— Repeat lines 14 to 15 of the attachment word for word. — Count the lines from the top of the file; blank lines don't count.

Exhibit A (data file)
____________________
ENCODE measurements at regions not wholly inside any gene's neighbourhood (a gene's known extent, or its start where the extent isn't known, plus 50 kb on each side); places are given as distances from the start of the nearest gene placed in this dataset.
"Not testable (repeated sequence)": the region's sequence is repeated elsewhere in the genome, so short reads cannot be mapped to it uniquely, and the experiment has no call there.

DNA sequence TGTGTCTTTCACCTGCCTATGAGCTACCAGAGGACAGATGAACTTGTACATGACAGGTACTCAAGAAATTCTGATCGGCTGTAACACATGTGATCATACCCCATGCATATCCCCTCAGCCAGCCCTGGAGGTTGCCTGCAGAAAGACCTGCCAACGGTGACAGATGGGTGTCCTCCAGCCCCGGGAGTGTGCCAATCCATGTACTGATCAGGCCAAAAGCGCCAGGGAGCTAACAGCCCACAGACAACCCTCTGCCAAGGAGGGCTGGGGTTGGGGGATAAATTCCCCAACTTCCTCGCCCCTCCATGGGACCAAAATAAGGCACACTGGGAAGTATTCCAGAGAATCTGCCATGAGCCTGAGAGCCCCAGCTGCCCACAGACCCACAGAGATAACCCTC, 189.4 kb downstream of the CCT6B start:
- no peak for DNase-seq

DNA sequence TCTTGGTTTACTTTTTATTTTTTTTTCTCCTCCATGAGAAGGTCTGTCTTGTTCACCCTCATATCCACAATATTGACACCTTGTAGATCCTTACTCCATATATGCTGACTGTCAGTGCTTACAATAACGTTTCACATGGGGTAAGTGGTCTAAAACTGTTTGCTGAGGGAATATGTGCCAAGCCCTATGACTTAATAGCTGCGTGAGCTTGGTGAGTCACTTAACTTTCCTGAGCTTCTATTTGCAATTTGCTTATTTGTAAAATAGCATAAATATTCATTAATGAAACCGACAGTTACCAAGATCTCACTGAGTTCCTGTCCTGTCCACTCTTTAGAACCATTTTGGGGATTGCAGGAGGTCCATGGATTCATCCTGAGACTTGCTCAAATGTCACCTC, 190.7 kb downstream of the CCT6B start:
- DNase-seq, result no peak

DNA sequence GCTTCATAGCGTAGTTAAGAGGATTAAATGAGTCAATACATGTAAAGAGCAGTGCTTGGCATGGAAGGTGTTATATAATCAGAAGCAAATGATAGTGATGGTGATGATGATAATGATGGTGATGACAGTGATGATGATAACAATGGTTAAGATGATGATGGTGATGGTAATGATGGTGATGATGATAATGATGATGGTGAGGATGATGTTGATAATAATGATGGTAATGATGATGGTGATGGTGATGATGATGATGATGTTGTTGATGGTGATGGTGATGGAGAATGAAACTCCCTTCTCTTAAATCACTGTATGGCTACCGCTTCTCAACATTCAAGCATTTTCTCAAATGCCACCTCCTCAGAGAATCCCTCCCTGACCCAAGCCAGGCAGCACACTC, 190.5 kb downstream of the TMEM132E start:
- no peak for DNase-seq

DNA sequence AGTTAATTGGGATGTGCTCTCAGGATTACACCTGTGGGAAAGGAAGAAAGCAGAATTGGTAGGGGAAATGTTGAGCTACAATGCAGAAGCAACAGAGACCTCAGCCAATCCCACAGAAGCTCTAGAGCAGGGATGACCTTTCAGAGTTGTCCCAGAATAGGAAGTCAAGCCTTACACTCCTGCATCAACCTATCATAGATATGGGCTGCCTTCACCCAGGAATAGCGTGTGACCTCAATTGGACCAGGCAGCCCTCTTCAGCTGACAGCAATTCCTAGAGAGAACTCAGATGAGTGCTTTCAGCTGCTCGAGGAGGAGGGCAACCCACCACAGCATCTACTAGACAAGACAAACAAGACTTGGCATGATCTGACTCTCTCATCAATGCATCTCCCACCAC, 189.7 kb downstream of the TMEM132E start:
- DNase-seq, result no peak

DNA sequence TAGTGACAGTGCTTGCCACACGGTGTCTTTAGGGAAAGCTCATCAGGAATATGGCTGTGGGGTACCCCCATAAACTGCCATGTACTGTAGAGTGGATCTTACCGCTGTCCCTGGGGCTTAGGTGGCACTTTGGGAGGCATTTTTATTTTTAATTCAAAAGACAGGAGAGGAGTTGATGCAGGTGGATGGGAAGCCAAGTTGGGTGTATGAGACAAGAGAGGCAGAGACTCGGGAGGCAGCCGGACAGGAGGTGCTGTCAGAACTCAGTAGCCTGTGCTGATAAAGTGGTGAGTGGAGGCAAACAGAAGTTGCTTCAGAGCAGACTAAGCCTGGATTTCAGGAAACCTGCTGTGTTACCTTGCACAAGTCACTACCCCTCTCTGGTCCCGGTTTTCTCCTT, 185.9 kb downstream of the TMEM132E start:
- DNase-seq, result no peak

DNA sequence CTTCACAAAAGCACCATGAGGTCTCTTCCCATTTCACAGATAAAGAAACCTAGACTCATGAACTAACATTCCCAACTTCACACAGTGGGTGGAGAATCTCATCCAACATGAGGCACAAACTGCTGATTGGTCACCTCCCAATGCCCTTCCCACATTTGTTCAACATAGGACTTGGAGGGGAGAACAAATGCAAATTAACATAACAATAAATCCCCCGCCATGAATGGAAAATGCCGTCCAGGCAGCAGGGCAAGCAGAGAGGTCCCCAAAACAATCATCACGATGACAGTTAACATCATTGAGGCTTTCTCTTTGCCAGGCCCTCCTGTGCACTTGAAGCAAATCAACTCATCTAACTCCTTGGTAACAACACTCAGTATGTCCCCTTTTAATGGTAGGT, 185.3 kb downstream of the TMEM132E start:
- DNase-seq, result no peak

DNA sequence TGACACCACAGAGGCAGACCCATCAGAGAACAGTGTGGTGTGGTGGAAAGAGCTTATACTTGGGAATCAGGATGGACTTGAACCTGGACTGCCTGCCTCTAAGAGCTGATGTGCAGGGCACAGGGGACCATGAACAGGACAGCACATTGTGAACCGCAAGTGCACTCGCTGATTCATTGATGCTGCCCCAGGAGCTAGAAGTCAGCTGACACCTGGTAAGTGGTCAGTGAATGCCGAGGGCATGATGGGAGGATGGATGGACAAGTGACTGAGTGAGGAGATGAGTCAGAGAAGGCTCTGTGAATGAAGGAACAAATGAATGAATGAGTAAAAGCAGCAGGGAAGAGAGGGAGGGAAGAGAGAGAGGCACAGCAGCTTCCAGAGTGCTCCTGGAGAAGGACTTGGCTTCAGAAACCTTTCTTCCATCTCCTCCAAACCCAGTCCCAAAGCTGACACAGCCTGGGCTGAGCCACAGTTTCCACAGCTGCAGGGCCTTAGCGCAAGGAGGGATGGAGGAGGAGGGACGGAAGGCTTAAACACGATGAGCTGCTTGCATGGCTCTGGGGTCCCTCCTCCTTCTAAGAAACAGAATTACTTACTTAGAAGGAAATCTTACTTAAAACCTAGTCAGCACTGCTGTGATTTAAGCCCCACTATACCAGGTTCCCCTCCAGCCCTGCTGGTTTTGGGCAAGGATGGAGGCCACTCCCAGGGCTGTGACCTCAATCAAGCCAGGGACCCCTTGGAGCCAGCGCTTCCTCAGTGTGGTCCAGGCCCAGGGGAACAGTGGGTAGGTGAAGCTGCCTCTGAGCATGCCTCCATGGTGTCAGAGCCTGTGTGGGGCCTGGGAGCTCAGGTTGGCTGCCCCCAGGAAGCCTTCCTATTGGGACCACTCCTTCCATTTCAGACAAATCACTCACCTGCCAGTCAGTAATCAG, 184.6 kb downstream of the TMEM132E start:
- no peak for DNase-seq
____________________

- DNase-seq, result no peak

DNA sequence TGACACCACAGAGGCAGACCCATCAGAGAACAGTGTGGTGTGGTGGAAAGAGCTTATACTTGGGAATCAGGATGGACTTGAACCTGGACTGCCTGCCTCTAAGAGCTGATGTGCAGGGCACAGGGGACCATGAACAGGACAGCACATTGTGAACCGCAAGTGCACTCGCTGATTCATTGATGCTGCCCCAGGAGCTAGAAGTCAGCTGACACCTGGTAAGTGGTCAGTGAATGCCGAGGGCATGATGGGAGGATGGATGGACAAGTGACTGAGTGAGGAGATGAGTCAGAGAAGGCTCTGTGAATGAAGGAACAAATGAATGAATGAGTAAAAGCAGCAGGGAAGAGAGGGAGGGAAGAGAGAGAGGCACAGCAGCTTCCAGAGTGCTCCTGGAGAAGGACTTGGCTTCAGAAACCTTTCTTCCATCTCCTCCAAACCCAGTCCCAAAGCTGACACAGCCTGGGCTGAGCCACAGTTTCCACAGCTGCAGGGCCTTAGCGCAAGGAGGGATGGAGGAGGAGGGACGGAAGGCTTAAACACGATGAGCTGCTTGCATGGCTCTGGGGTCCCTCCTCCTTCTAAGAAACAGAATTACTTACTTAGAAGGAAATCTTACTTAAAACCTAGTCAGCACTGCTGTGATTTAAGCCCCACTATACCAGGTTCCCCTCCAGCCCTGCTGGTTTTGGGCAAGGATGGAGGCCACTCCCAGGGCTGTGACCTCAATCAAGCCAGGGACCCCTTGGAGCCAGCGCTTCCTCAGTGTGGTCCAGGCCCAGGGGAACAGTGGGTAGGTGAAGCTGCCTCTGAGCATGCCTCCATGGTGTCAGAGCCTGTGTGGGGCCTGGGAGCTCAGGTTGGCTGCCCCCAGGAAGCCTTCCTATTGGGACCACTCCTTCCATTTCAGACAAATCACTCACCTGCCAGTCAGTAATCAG, 184.6 kb downstream of the TMEM132E start: